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Linda Smoot, a resident of Lake Charles, Louisiana, returned from a shelter after Hurricane Laura in August to find storm damage at her niece’s home.

AP Photo/Gerald Herbert

For scientists studying ‘disaster fatigue,’ this has been a year like no other

Science’s COVID-19 reporting is supported by the Pulitzer Center and the Heising-Simons Foundation.

It’s been an unimaginable year for residents of Lake Charles, Louisiana. First came the COVID-19 pandemic, which has caused at least 8700 cases in the community of 78,000 along the Gulf of Mexico. Then came two record-breaking hurricanes. In late August, Hurricane Laura made landfall nearby, ultimately killing 77 people and leaving 46,000 homes damaged or destroyed, including many in Lake Charles. Just 6 weeks later, in October, Hurricane Delta tore through the same area, leaving four dead. Residents of Lake Charles hadn’t even finished rebuilding from the first storm when the second arrived.

Nobody hopes for such misfortune. But for social scientists, the disasters that have struck Lake Charles and other communities this year have provided a rare opportunity to study how people weigh and respond to different kinds of risks. In Lake Charles, for example, people twice had to weigh the perils of trying to ride out an oncoming hurricane against the risk of contracting COVID-19 if they evacuated to a packed emergency shelter. In California and other states, residents faced similar choices when confronted with several waves of massive wildfires.

The researchers say their surveys and interviews have revealed that such stress can induce what they call “disaster fatigue”—a form of emotional exhaustion that can reshape how people make choices. And that fatigue, they say, could have major implications for emergency planners trying to encourage people to get out of harm’s way. Along the Gulf Coast, for instance, it was difficult get people to prepare for a second hurricane even as they were still digging out from the first, says Laura Myers, a social scientist at the University of Alabama, Tuscaloosa. It was “just really hard to get their attention … [and] to get them to step up and do all the preparation,” she says.

Even before the U.S. hurricane season began in June, Jennifer Collins, a severe weather scientist at the University of South Florida, began to explore how people might respond to evacuation orders amid the COVID-19 pandemic. She and her collaborators received more than 7000 responses to a survey sent to Florida residents. Nearly 75% of respondents perceived the hypothetical risk of evacuating to a shelter—and potentially exposing themselves to COVID-19—as more dangerous than sheltering in place.

But in September, when her team sent a similar survey to residents in areas affected by Hurricane Laura, Collins saw some shift in perceptions in the 300 responses. Some of those who said they had sheltered in place during Laura—enduring winds of more than 200 kilometers per hour and storm surges that reached 5 meters—admitted they’d never do so again. “Very scary. Could have been killed,” wrote one survey respondent. “[I will] never stay for [a] Category 2 or above storm again,” another wrote.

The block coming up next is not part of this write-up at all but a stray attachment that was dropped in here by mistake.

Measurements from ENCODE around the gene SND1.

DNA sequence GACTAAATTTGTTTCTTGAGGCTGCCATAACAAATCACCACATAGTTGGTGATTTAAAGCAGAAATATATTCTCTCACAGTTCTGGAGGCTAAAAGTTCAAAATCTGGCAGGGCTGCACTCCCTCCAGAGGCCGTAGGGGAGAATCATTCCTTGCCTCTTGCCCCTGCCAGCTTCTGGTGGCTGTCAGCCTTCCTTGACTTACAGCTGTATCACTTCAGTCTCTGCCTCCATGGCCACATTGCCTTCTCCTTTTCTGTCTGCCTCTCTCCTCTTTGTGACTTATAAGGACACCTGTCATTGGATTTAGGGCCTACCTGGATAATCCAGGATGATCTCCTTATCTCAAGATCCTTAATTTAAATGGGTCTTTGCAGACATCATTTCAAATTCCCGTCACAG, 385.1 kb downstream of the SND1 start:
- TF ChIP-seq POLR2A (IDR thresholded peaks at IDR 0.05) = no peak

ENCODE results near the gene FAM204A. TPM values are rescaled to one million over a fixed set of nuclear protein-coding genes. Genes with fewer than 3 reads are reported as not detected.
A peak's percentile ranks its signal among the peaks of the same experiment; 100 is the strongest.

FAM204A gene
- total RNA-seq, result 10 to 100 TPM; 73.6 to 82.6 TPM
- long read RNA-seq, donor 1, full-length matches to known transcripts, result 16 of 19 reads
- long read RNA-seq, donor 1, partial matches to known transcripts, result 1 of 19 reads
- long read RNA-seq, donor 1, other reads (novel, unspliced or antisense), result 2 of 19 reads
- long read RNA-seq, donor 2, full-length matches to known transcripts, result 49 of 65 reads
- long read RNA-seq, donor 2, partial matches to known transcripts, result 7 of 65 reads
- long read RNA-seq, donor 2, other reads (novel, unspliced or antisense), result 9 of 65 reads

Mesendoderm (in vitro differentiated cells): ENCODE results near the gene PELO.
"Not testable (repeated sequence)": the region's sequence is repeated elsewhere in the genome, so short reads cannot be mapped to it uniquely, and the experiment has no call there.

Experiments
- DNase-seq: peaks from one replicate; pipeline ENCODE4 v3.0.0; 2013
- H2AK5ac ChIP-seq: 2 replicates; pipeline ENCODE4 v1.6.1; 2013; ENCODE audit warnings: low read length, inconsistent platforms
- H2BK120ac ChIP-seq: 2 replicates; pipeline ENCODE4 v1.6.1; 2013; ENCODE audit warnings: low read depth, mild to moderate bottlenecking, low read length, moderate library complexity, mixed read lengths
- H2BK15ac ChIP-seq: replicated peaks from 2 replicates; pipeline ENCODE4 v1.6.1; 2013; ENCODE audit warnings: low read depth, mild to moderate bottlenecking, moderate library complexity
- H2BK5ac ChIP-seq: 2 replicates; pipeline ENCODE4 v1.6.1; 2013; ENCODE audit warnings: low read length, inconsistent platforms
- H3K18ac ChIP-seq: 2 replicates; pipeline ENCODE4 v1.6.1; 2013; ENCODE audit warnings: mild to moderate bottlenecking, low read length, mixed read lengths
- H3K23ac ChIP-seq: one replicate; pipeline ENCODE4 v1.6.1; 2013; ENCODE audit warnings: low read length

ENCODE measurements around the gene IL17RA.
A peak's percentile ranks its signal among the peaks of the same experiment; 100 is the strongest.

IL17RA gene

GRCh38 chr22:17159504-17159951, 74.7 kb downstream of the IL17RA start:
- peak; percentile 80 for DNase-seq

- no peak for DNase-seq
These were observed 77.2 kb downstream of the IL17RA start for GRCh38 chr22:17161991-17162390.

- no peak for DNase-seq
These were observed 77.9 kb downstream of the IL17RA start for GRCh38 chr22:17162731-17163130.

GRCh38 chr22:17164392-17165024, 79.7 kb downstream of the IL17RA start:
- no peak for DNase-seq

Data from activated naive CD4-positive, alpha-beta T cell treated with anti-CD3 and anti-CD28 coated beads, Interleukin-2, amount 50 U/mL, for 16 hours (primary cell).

And a preliminary analysis revealed the respondents were more evenly divided on whether the hurricane or COVID-19 posed a greater risk; about 60% said they perceived shelters as more dangerous than riding out the storm. Overall, however, Collins says people were “more concerned about their day-to-day survival” in the aftermath of Hurricane Laura, and “the national health crisis really took a backseat to that basic need for survival.”

When Hurricane Delta arrived a few weeks later, that focus on day-to-day recovery made it even harder for emergency managers and broadcast meteorologists to mobilize residents, says Myers, who spoke with officials in the days leading up to Hurricane Delta. People “were fatigued,” she says. “And it wasn’t just the fatigue from Laura, it was the COVID fatigue. It’s like, how many other things can they deal with? How much risk can they contend with? A lot of people [said]: ‘I’ve done all I can do, I’ve done the best I can do, and we’ll just see how it plays out.’”

Luckily, researchers say, that fatigue didn’t translate into a large number of fatalities. But it appears to have left many people facing mental health challenges, including anxiety and post-traumatic stress.

There isn’t a single strategy for combating disaster fatigue, says Tara Powell, a behavioral health expert at the University of Illinois, Urbana-Champaign. But the current studies could help researchers and emergency planners tailor interventions to specific communities and individuals, she says, helping them not only prepare for impending disasters, but also recover in the aftermath. In the meantime, she and other researchers are hoping the kind of disaster fatigue they documented this year proves to be the exception, and not the rule.